As you can see in the picture below, Douglas fir comes in a wide range of colors. These are the boards that I selected for the top. The boards with the wild figure are more quartersawn. I kind of like the straight grain lines of the rift sawn and plain sawn boards. If I had to do it over I might have paid more attention to this, but as it is it’s not too bad. Since there was such a wide diversity of colors, I tried to arrange a kind of gradient from dark to light to dark again. We’ll see how this turns out. The front of the bench will be to the right. I placed most of the better looking boards towards the front.
Joint, joint, rip, plane, repeat. That’s all there is to milling up the boards. Actually, I did joint, joint, joint, ..., rip, rip, rip, ..., plane, plane, plane, plane, ....
A couple of problems arose for me while doing this. I lost one board because it turned out I had tapered one edge so severely on the jointer that the max width I could get was 3 1/8”. All the other boards were ripped to 3 1/4”. It also turned out that the total thickness of the boards that I had came out to about 21”. I didn’t get as much thickness out of the boards as I had hoped.
Here are some images from the glue up:
I did four subassemblies of four boards each. I left the front face board unglued, because I had this idea to avoid having to notch a lot of waste from one of the ends to flush the end vise. The idea is to glue up boards to match the width of the end vise, clean cut the ends of these boards, and then offset the other boards to create the notch. It turned out that the first two subassemblies glued up to 10.5” wide. That’s exactly the width of the end vise! Cool!
Now I just had to clean cut the ends of those boards. Can my trusty miter saw handle the 3 1/4” thick, 10.5” wide slab?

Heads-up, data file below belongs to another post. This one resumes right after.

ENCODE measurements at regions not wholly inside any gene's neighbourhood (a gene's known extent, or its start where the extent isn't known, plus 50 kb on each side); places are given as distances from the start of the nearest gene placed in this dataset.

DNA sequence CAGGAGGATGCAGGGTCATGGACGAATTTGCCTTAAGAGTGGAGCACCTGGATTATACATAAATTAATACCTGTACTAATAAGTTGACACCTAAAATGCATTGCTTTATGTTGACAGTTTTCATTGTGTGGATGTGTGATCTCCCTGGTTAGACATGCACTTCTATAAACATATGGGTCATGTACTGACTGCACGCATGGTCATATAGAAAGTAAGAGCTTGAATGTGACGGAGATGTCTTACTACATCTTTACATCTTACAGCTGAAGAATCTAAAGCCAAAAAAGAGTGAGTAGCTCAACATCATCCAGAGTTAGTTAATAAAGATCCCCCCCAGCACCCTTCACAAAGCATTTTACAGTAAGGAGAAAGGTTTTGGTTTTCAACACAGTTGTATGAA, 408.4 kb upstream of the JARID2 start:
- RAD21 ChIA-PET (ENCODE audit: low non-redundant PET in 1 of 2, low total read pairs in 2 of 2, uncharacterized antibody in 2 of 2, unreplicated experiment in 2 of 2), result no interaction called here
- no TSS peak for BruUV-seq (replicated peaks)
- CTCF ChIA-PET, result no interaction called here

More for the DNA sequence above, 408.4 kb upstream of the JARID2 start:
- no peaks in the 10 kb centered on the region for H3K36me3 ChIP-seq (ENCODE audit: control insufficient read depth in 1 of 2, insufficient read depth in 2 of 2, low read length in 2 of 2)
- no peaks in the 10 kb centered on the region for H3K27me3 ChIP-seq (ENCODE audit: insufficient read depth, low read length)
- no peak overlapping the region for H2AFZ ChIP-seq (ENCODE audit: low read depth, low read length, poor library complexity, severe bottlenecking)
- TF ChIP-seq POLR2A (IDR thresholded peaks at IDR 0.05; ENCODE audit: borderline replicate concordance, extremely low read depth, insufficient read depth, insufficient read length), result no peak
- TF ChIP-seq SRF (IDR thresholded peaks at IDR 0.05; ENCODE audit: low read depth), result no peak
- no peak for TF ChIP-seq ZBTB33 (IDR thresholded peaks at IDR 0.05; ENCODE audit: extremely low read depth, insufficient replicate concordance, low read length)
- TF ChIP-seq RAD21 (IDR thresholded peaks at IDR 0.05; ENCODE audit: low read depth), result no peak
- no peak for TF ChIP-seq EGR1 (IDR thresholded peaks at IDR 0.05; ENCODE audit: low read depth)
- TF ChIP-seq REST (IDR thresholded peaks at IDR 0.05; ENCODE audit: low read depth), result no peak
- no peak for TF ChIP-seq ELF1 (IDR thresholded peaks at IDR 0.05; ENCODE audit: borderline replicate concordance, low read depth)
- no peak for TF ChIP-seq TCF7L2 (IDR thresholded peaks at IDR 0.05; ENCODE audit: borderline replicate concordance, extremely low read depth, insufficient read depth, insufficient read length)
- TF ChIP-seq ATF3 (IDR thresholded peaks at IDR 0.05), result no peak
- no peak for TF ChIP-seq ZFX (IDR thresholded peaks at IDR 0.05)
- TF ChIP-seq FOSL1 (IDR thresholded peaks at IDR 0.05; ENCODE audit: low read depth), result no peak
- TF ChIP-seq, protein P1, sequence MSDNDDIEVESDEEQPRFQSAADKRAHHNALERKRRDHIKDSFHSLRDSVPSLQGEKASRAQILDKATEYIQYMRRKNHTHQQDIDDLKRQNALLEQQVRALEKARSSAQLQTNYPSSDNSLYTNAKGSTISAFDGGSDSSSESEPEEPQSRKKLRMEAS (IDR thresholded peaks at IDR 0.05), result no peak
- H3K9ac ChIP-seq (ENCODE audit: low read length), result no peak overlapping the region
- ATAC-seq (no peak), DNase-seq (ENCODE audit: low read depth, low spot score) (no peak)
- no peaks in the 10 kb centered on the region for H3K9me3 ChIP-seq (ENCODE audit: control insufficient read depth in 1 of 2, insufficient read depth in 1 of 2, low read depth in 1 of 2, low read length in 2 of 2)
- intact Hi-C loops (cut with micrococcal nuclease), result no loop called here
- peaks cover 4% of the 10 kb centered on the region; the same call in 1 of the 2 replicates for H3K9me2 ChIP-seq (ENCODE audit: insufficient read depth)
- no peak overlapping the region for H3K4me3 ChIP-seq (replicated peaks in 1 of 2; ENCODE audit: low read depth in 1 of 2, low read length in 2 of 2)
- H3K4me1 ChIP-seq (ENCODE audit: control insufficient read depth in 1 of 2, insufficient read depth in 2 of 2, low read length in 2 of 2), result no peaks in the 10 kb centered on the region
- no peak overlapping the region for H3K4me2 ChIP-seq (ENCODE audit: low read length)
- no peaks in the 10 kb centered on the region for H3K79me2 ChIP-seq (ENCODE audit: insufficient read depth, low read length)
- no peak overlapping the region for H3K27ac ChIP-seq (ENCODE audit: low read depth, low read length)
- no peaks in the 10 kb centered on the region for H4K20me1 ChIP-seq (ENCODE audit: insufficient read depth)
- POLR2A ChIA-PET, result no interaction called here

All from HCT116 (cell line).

Yes it can!
That’s the biggest chunk of wood I’ve cut with that thing.
So, back to that problem of only having a 21” wide top. While moving that big slab around, I accidentally dinged it and left a little nick in the wood. Douglas fir is pretty “dentable”. It’s pretty low on the Janka scale. I decided to add something harder for the front and back face to protect those edges a bit.
I was originally going to use ash and had to pick some up anyway for the vise chops. On Saturday, I went to the Hardwood Emporium in Golden for the first time. The owner, Jay, is a great guy. I can’t recommend that place highly enough. Well, Jay didn’t have 8/4 ash, so I ended up splurging on 8/4 hard maple. The 9” 10 ft. and 7” 9 ft. boards that I bought cost about the same as all of the fir! But I should end up with enough leftovers to make some legs for a night stand and a table.
This was my first experience with hard maple. It’s hard and heavy! Trying to joint an edge so I could rip it was tough especially with that mobile base on the jointer and the uneven garage floor which made it a little less stable than ideal. The jointer was none too happy on the first couple of passes. I had left the depth of cut at closer to 1/16” that I was using with the fir. I backed off on the depth of cut and the jointer didn’t whine as much. I hadn’t realized how good I had it with the Douglas fir!
I was amazed at how much more thickness I got out of that rough lumber. Close to 1 3/4”. Here they make their appearance in the final glue-up:
Yes, I ended up doing this on my kitchen floor! It’s the biggest flatish surface I have in my house. Here’s a picture from the other end that better shows the end vise notch idea:
I should only have to pare back a little to accommodate the end vise.
Well, that’s all for now. Here’s a teaser for the next segment:
The raggedy, uneven top.
And the magical tool that will conquer it.